The art of interviewing

One of the things I do here at Sauder is interviewing people. Who do I interview… you might ask. For the most part, I interview students who have taken a course before to see how they have applied strategic design in their internships or careers, and I write their stories up into case studies (which I’ll definitely share with you at some point in time).

So far, I have interviewed 7 alumni. As much as you hear your counselor, parents or friends say that it is important to practice for an interview, I can say that being an interviewer is also a skill – a skill that you acquire overtime. Working in the Sauder, it is no doubt that we operate like a design process, and part of that includes reflecting on my work. So, after a month of interviewing people, let’s see what three tips I can give you as an interviewer?

Taken from Lifescales Coaching

First and foremost – don’t be afraid of the silence. Personally, I find it difficult to remain silent just after I have popped a question to the alumni. Right after I have asked a question, I would like an answer. I wouldn’t say that I am impatient to hear from him or her, rather I am anxious as to whether the individual has understood my question and whether I have asked a “good question.” But really for the most part, I realized that the silence means that they are thinking, and it’s OK to have a reasonable period of silence.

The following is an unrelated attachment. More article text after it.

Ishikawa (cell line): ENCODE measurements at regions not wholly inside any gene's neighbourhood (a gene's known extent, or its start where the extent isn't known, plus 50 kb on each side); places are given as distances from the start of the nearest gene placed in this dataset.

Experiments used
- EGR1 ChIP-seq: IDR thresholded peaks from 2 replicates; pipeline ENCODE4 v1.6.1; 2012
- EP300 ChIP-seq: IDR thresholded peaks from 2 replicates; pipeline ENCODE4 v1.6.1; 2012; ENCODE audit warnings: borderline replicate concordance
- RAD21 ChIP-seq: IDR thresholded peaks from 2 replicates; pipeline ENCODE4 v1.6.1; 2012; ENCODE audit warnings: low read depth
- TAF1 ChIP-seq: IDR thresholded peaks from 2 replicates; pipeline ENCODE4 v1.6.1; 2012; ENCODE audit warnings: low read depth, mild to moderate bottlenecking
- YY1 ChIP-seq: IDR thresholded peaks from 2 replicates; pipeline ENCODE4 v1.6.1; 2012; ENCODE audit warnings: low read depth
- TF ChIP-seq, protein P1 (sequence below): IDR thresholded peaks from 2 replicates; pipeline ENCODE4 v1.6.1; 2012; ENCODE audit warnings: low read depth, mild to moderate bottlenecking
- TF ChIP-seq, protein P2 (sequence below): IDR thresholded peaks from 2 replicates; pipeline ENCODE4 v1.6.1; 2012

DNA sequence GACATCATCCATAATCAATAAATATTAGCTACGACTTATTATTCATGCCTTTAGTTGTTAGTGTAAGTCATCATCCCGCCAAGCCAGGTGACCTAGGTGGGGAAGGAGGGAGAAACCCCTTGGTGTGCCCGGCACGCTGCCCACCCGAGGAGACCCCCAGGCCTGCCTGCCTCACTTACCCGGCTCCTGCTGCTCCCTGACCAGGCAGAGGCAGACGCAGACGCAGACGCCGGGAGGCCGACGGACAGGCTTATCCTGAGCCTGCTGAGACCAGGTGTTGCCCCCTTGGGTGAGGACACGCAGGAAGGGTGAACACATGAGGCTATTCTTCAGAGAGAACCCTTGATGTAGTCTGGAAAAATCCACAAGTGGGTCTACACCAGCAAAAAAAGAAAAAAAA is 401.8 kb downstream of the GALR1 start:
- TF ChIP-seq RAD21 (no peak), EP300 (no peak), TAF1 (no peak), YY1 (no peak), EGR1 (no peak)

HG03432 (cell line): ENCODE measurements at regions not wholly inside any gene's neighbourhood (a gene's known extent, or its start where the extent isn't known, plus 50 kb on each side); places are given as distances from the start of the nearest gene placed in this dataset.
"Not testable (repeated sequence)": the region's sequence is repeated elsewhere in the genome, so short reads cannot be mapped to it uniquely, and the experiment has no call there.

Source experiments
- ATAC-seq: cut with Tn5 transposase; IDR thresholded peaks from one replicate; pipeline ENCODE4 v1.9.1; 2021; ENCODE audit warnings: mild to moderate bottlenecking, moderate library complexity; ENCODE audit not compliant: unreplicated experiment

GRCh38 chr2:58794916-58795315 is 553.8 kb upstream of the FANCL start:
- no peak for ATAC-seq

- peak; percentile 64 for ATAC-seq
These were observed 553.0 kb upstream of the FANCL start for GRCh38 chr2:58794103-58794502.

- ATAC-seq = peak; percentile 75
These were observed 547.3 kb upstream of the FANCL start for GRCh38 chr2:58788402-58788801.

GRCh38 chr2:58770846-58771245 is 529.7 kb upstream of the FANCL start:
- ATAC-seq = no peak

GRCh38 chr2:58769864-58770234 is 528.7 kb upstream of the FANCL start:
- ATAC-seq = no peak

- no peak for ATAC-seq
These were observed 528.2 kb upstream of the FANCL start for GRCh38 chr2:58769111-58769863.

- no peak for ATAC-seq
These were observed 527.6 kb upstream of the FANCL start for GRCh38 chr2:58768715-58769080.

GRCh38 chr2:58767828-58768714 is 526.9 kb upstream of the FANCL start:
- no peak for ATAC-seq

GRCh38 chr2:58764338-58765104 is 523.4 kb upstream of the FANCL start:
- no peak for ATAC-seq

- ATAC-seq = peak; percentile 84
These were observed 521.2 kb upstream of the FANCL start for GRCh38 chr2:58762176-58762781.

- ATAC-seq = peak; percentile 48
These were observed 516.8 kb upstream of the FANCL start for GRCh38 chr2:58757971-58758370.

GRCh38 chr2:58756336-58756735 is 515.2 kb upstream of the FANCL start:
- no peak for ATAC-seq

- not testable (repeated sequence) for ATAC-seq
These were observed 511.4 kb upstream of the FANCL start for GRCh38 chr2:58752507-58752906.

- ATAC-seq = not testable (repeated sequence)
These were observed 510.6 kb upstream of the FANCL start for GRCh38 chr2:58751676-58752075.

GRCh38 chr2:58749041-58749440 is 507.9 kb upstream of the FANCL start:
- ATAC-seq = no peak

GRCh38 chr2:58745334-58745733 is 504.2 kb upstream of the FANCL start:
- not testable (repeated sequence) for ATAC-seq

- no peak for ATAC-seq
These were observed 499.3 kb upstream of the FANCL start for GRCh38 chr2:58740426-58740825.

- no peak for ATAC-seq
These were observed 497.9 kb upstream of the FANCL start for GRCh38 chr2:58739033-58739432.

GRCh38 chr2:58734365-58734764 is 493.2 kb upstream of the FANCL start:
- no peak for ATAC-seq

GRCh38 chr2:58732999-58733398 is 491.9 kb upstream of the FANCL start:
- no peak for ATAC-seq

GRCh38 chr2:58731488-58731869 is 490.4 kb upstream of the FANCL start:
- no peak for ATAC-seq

Secondly – practicing the art of listening. Every interviewer has a list of questions to ask. And sometimes we just want to get through the questions without really pondering about the interviewee’s response. After all, sometimes their responses can be rather wordy and lengthy. But that’s when by listening, better questions can be extracted from their responses either to build on their previous responses or to reveal other interesting findings.

Last but not least – interview without expectations. What do I mean by that? Many times, I go into an interview and anticipate certain kind of responses to fit my expectations of what an ideal interviewee should be. And when I don’t receive the kind of responses I want, I tend to feel it’s a wasted attempt. However, I learnt that to constrict myself to a certain type of answer limits creativity and shuts opportunities to new findings. Rather if I were to take a step back, I will find that their replies offer new insights although they might not be the “typical” answer I am looking for. After all, what’s an interview for if I were to expect certain answers?

At the end of the day, I’m not saying that I have exceled in being an interviewer, but by learning how not to be afraid of the silence, practice the art of listening and interview without expectations, I am definitely on my way to success.


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